Optimum Lightpath, Cablevision Systems’ hard-charging commercial arm, has introduced a VOD offering unlikely to top any date-night list of things to watch. It could, however, gather its own niche audience among information technology (IT) business decision-makers in the tri-state New York, New Jersey and Connecticut metro area.
Channel 660 on the Cablevision’s interactive Optimum (iO) digital lineup is a somewhat off-the-wall effort to attract more customers to Optimum Lightpath’s service by spreading the good news on Metro Ethernet.
“The channel is intended to be educational,” said David Strauss, VP of marketing for Optimum Lightpath. “(It) gives them the opportunity to learn first and foremost about Metro Ethernet.”
Potential customers and interested parties can also experience the “metro Ethernet now” channel by clicking on the bottom left corner of Optimum’s Web page. Note also that while offbeat, this use of the VOD platform tracks with the kind of educational VOD offering that Cablevision subsidiary Rainbow Media is now offering. (See related story.) MEF mantra and customers The core of the channel’s 75 minutes of information and brand promotion falls under the “Ethernet Education” menu header, which includes the following six subheads: Metro Ethernet Basics, The Optimum Lightpath Difference, Metro Ethernet Economics 101, Network Heal Thyself, Making the Switch and Choosing a Provider.
The channel’s home page also features the award that Optimum received last year from the Metro Ethernet Forum for Outstanding Innovation. (Optimum was one of MEF’s two Service Provider of the Year award recipients, Verizonbusiness being the other.) The channel also turns to MEF President and Strix Systems executive Nan Chen in the “Choosing a Provider” segment.
Chen runs through the five-point mantra of how Ethernet has turned into a carrier-class play by incorporating technologies and specifications that enable standardized services, scalability, service management, reliability and quality of service.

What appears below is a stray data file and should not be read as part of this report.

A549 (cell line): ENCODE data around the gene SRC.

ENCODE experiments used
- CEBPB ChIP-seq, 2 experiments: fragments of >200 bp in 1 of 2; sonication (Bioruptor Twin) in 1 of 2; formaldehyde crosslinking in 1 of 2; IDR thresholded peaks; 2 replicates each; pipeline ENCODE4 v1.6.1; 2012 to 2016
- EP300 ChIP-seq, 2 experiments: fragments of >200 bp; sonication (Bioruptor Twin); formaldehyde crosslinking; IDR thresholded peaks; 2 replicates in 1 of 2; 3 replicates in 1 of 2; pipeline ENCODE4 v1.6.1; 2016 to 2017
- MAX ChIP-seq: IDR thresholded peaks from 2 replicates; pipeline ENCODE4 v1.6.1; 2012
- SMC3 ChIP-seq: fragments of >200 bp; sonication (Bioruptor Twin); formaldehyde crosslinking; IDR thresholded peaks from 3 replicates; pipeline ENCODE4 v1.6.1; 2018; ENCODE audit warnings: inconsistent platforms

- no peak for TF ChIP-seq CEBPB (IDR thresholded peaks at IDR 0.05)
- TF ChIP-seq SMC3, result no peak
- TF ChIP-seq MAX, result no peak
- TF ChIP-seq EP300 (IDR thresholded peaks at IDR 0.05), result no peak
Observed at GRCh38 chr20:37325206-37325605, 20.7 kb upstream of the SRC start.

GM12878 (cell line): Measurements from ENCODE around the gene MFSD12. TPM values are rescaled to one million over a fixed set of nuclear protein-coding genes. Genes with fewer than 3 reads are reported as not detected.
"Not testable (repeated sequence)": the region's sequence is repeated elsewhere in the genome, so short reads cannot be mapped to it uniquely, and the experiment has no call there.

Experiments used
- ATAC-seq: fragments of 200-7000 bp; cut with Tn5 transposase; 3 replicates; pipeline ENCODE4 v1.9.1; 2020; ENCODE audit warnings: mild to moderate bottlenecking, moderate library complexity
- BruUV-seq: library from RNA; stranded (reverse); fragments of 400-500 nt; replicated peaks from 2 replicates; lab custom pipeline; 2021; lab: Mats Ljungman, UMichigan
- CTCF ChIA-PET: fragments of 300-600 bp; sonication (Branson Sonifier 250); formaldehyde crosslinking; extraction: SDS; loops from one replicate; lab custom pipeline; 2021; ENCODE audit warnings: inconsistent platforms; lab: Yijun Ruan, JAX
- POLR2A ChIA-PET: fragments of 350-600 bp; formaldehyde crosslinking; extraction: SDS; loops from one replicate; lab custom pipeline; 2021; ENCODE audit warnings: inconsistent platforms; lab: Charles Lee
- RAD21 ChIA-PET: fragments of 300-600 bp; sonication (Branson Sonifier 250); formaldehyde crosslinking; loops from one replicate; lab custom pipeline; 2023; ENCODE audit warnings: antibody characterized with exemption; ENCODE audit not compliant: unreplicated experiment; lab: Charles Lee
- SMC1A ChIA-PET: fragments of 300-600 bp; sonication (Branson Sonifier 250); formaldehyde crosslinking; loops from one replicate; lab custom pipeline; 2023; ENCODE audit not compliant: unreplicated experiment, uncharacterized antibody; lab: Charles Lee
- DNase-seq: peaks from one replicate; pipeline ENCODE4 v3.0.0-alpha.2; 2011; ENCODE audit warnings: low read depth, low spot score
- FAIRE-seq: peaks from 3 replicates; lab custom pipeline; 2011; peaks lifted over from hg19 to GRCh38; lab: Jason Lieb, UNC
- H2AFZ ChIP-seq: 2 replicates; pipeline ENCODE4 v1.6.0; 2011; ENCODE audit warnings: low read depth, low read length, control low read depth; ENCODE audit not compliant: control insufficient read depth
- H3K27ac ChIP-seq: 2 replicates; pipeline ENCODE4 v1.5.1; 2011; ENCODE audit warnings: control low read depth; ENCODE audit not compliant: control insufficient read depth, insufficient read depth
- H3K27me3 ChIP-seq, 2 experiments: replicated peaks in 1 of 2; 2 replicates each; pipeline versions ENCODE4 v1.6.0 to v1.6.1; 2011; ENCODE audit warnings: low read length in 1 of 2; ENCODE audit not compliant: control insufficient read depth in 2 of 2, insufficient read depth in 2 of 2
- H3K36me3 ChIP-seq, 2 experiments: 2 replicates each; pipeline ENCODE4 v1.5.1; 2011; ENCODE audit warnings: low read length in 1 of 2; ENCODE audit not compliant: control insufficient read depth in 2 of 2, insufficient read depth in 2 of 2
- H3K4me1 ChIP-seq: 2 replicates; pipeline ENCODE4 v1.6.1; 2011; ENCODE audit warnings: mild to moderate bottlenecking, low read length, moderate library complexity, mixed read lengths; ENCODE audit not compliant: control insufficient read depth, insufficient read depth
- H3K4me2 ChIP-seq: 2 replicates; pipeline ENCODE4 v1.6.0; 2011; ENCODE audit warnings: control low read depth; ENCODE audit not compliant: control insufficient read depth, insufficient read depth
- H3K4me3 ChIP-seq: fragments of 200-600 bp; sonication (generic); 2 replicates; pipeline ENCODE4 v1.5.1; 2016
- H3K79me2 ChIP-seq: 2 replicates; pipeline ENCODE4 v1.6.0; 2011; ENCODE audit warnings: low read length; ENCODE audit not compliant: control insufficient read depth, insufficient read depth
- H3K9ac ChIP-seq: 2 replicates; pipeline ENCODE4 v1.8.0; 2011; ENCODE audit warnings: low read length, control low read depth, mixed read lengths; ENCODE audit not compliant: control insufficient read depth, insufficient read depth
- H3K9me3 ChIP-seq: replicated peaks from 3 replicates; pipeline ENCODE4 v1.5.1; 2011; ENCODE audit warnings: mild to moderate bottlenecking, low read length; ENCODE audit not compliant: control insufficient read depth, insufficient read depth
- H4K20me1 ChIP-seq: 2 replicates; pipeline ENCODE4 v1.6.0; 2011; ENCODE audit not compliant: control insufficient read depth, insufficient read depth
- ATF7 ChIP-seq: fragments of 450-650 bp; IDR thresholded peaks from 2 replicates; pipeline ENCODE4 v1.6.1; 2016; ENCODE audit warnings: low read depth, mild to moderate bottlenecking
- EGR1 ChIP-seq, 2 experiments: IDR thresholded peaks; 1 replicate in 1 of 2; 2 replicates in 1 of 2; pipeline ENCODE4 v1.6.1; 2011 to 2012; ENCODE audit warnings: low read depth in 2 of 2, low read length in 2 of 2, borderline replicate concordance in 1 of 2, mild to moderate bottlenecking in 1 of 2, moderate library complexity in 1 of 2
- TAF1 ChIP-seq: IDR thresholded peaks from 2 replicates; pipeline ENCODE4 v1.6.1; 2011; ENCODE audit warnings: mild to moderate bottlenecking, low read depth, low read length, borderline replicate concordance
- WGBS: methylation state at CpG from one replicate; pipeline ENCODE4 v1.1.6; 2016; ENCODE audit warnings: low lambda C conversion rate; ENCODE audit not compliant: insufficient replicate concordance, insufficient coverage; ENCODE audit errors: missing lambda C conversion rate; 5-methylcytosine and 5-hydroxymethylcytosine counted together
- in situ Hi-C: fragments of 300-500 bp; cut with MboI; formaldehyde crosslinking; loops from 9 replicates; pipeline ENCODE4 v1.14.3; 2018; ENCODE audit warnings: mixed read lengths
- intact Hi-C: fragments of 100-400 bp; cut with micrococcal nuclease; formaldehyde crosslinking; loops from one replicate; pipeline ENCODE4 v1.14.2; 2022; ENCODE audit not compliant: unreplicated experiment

Compared to a classic infomercial, channel 660 is a relatively soft sell. A viewer can, but is not forced to, check out customer testimonials, in this case from a travel agency, a business continuity and disaster recovery services provider, and a minor league baseball team. The call to action is a user-friendly.
“What pops up … is pre-populated with (Cablevision iO) customer data,” Strauss says of the request for information page. A keypad (then) appears on the screen that enables the customer to re-enter company-specific data and switch out the address.
Strauss also said that the content would be refreshed, and based on a recent Optimum press release, it would look as if future segments could feature the health care vertical. That announcement, from Feb. 13, said that more than 15 health care providers in the Optimum market had opted for its Metro Ethernet service.
Other cable operators should take note of the study from Insight Research Corp. referenced in that release. The study covers a range of vertical markets, but projects in particular a 5.4 percent compound annual growth rate (CAGR) from 2006 to 2011 in the healthcare industry’s demand for IT and telecommunications services; namely, from $6.3 billion to $8.1 billion.
For more on how Optimum is adopting Metro Ethernet and tackling other verticals, see our interview on CT‘s Web site with Optimum GM David Pistacchio; and for a more recent look at how Cox Communications is serving the hospitality industry in Las Vegas, see our interview with Cox Business Services VP Technology John Fountain. – Jonathan Tombes and Jim Barthold